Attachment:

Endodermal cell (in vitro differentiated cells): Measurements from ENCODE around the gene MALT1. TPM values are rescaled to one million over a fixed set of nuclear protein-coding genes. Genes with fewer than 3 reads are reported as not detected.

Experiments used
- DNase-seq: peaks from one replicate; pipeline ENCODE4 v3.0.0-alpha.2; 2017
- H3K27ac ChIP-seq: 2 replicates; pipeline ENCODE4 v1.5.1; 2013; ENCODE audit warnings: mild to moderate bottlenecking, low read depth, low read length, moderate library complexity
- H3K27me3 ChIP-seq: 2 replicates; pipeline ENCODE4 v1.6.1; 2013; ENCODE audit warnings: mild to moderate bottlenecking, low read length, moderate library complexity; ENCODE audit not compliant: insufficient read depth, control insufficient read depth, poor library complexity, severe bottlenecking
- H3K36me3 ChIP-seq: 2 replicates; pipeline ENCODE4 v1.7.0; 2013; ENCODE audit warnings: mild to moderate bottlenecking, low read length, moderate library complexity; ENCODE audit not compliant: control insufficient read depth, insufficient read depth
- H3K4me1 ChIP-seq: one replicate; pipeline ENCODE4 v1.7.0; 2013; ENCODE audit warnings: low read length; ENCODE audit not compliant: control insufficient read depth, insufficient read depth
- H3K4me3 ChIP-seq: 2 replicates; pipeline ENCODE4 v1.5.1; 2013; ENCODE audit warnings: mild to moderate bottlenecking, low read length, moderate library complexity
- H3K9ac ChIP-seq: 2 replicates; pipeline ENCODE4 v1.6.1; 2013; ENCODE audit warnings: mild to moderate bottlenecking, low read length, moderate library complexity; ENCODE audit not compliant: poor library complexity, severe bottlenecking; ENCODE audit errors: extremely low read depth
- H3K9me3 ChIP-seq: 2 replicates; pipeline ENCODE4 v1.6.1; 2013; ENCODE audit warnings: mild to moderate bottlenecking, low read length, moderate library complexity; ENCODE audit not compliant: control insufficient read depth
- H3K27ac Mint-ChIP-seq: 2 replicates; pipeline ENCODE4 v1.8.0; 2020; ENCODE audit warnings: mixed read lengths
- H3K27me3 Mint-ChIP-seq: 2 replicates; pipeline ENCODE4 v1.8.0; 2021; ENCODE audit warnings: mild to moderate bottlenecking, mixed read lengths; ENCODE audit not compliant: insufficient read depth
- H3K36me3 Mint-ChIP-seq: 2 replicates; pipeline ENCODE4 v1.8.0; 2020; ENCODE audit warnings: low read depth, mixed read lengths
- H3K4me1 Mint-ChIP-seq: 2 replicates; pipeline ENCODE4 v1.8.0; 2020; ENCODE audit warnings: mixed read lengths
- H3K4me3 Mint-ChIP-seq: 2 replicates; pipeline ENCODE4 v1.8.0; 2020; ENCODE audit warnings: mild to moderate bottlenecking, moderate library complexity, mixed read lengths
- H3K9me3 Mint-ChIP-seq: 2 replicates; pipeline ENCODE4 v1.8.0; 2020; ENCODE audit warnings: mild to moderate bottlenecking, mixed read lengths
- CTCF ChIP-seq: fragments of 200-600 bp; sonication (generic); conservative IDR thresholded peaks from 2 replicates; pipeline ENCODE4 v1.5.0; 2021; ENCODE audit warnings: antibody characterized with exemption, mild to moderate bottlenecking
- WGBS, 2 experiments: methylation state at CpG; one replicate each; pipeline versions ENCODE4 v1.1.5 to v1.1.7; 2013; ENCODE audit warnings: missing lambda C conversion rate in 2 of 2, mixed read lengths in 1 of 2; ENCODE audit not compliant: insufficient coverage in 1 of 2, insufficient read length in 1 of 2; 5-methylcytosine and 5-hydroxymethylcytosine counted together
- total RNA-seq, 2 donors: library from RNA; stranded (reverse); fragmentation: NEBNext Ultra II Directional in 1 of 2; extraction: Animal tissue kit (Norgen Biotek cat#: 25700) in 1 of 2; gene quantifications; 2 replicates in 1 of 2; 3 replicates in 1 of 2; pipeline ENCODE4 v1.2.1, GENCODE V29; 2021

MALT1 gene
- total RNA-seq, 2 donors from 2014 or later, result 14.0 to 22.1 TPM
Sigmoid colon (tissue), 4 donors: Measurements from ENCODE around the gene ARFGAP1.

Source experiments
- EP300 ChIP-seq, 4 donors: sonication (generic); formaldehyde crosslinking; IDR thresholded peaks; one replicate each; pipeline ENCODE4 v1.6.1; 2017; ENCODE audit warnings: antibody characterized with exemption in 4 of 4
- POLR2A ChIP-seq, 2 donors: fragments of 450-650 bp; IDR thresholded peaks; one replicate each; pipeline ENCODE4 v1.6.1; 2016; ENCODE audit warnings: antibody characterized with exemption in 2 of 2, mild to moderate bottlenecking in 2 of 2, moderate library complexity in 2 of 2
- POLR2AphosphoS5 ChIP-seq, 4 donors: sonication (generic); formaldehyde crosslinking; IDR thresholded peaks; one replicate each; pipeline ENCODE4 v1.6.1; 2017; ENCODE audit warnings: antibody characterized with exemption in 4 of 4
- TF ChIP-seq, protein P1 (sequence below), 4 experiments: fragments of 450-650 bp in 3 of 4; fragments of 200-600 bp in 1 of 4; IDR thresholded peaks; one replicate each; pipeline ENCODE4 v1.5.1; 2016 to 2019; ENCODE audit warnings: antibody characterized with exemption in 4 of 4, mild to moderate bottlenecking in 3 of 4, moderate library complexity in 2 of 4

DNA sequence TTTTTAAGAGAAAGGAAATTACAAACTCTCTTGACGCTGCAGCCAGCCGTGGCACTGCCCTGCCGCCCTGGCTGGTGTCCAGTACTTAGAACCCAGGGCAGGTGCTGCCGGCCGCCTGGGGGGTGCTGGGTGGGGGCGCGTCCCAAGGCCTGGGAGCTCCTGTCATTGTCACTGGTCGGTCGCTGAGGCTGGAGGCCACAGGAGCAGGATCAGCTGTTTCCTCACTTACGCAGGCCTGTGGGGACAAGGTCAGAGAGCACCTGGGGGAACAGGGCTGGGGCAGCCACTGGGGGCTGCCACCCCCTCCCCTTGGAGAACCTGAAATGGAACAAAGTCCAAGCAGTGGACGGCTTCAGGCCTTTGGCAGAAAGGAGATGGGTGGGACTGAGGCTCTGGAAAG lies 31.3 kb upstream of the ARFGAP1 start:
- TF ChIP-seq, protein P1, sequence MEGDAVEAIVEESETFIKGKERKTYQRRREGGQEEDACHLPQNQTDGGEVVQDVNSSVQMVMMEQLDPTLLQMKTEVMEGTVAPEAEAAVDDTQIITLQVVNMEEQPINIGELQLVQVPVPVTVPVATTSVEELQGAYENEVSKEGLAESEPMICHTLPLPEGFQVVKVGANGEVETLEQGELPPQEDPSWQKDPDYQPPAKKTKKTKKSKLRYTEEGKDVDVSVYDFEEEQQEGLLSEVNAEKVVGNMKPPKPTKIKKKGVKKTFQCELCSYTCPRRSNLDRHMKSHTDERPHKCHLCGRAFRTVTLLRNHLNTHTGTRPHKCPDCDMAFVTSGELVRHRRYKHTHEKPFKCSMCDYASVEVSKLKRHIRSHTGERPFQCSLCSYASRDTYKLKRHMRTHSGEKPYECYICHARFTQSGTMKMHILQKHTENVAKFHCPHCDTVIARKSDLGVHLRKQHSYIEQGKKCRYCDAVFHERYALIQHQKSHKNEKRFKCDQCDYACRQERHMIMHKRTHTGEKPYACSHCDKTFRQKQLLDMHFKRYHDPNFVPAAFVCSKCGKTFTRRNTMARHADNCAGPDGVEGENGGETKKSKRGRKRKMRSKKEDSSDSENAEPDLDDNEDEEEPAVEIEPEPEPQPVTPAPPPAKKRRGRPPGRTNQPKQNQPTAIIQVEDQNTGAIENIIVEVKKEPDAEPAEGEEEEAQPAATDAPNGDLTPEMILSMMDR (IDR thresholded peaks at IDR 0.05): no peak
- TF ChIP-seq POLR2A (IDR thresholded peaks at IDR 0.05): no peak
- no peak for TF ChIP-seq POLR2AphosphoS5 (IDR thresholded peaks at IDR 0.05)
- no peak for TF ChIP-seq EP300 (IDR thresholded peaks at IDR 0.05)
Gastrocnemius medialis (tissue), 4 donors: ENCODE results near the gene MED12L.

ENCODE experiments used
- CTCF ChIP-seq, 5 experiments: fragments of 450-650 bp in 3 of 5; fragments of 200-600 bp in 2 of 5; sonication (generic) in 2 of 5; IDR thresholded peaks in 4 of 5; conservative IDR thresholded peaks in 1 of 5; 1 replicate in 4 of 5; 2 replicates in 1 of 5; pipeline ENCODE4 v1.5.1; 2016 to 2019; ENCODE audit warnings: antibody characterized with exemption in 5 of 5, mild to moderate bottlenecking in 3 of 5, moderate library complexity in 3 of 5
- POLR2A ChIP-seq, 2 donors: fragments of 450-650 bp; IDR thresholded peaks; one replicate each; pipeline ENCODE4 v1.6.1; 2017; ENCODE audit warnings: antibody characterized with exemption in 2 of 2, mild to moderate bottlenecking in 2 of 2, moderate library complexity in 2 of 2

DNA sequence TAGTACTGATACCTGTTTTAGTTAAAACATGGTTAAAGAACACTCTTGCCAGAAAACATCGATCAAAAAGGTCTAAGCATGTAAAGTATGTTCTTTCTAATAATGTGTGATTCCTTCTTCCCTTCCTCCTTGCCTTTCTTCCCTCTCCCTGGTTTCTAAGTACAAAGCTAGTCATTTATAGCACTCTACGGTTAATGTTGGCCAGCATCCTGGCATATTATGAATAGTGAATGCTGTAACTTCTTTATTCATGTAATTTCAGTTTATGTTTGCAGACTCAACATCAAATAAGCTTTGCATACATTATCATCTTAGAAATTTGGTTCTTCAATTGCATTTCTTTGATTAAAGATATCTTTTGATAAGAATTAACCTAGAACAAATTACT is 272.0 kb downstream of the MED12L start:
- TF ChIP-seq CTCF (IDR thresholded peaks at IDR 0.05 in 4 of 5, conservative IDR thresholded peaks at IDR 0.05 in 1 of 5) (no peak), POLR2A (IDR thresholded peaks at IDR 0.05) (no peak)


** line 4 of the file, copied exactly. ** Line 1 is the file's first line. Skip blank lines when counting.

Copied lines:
- H3K27ac ChIP-seq: 2 replicates; pipeline ENCODE4 v1.5.1; 2013; ENCODE audit warnings: mild to moderate bottlenecking, low read depth, low read length, moderate library complexity